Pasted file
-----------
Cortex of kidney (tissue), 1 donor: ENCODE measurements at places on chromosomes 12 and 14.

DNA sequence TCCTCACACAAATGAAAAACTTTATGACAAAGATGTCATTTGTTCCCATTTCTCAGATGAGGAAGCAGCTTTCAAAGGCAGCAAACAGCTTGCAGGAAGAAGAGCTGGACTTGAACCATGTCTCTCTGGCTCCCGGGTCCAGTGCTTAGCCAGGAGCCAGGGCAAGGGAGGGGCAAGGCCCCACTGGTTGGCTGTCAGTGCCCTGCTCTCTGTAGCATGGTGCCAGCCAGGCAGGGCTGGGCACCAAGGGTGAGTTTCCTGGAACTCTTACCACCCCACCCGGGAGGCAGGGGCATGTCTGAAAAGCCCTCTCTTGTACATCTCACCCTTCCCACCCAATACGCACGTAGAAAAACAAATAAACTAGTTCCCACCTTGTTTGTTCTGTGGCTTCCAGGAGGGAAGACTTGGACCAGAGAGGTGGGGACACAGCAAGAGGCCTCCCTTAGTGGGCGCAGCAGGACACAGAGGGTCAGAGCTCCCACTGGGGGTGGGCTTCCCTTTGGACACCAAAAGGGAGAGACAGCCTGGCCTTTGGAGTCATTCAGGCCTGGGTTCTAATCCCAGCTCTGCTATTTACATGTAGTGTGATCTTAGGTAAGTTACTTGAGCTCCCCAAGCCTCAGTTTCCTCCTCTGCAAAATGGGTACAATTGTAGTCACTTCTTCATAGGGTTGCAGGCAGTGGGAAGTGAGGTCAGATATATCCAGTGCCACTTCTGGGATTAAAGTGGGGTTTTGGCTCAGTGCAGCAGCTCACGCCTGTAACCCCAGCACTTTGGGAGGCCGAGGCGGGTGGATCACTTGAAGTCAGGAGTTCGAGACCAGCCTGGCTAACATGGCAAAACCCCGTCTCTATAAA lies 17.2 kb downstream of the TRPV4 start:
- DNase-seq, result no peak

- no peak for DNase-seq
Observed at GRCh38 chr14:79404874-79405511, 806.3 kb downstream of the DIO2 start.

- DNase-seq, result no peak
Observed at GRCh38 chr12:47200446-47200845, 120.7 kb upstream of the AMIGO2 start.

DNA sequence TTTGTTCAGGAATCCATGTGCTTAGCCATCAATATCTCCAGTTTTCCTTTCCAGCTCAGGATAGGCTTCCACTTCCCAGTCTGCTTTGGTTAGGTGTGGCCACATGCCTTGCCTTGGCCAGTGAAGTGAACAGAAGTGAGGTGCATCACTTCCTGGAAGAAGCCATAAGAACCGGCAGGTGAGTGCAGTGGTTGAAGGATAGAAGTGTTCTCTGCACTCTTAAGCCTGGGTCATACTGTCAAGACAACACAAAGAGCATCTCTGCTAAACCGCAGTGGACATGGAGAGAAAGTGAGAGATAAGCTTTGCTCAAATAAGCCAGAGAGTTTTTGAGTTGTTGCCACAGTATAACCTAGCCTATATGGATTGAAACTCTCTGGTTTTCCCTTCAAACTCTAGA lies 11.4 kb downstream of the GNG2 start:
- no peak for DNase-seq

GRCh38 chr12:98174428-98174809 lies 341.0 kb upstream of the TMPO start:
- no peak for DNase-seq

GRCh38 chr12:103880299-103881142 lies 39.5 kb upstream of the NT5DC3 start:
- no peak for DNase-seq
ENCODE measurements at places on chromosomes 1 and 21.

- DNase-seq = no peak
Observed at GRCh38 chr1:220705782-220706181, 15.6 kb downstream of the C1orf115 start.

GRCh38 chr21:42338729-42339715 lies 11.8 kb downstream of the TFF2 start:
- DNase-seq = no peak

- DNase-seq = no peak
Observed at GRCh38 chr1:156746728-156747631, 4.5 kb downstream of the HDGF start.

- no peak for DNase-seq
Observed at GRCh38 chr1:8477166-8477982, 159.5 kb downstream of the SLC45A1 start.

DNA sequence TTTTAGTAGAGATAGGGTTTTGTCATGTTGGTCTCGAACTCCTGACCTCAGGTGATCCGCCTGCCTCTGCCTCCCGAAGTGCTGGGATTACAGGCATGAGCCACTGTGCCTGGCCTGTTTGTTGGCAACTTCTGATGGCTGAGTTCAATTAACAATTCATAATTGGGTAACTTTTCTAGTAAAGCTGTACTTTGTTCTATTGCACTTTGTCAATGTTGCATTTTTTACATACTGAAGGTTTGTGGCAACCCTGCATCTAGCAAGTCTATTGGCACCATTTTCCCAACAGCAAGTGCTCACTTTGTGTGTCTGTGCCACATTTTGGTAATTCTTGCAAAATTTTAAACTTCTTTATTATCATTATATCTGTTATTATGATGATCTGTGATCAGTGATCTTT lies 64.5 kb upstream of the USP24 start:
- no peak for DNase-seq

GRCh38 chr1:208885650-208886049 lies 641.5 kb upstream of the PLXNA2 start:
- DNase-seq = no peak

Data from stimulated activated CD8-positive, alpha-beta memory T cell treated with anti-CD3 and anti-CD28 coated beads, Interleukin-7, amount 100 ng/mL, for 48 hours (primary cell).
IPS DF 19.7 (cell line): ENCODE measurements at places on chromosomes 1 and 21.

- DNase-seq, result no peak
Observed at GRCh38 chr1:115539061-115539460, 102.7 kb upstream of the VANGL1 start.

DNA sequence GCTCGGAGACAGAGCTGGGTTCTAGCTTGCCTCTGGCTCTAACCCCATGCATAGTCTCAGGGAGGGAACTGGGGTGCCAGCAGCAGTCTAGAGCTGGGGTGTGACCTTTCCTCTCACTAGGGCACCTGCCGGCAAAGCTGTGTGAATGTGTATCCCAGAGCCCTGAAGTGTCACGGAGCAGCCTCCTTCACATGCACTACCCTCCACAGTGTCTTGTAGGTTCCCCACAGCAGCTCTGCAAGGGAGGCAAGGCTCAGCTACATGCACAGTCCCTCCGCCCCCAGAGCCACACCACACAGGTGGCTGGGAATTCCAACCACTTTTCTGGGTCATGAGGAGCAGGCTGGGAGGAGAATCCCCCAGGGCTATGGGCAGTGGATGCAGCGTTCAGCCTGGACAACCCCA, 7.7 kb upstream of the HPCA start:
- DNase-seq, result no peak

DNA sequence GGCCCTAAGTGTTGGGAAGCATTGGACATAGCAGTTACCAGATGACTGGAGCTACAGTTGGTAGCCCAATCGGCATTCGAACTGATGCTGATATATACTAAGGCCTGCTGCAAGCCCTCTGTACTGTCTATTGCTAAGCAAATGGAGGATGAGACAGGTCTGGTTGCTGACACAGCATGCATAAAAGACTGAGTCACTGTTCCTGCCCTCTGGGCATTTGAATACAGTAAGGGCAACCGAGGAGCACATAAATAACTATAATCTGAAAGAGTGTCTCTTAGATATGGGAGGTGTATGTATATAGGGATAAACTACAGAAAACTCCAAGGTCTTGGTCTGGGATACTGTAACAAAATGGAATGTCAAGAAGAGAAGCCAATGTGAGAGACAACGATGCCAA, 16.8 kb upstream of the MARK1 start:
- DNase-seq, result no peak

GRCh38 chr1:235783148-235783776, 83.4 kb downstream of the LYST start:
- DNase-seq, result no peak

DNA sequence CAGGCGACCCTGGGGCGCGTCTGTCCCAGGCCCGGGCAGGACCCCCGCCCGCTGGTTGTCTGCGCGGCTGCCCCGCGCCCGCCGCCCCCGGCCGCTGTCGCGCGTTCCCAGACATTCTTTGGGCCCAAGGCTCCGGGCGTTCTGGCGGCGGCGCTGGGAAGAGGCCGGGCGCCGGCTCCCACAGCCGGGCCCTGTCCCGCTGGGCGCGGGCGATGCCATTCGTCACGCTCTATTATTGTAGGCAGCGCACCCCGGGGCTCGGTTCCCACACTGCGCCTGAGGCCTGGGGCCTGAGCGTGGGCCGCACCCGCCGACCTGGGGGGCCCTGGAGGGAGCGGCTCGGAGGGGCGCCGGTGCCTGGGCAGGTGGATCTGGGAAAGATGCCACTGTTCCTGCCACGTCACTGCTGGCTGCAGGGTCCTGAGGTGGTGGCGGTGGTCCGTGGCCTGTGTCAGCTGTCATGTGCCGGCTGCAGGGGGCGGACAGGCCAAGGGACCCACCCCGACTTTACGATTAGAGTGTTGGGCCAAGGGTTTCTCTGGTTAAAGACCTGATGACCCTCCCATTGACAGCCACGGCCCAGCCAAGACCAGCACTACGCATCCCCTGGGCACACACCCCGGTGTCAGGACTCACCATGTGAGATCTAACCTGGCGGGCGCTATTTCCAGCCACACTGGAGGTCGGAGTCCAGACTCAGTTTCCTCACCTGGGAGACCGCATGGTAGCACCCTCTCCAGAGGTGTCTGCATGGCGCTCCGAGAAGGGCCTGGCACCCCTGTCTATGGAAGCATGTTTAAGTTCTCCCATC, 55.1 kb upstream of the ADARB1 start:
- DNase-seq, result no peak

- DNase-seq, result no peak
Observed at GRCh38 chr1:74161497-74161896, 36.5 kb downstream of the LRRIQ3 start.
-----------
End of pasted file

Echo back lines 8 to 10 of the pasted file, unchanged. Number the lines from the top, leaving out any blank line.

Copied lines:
DNA sequence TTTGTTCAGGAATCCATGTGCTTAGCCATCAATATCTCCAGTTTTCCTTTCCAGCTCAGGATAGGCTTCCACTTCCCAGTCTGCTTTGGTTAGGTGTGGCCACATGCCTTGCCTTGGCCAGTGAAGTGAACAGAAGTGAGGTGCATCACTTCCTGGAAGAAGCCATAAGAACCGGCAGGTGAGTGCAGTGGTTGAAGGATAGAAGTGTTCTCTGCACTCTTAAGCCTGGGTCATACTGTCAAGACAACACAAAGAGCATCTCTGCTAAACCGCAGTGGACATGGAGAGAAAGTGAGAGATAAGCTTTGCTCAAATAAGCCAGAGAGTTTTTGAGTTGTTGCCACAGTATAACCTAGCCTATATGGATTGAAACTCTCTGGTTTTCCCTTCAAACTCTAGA lies 11.4 kb downstream of the GNG2 start:
- no peak for DNase-seq

GRCh38 chr12:98174428-98174809 lies 341.0 kb upstream of the TMPO start: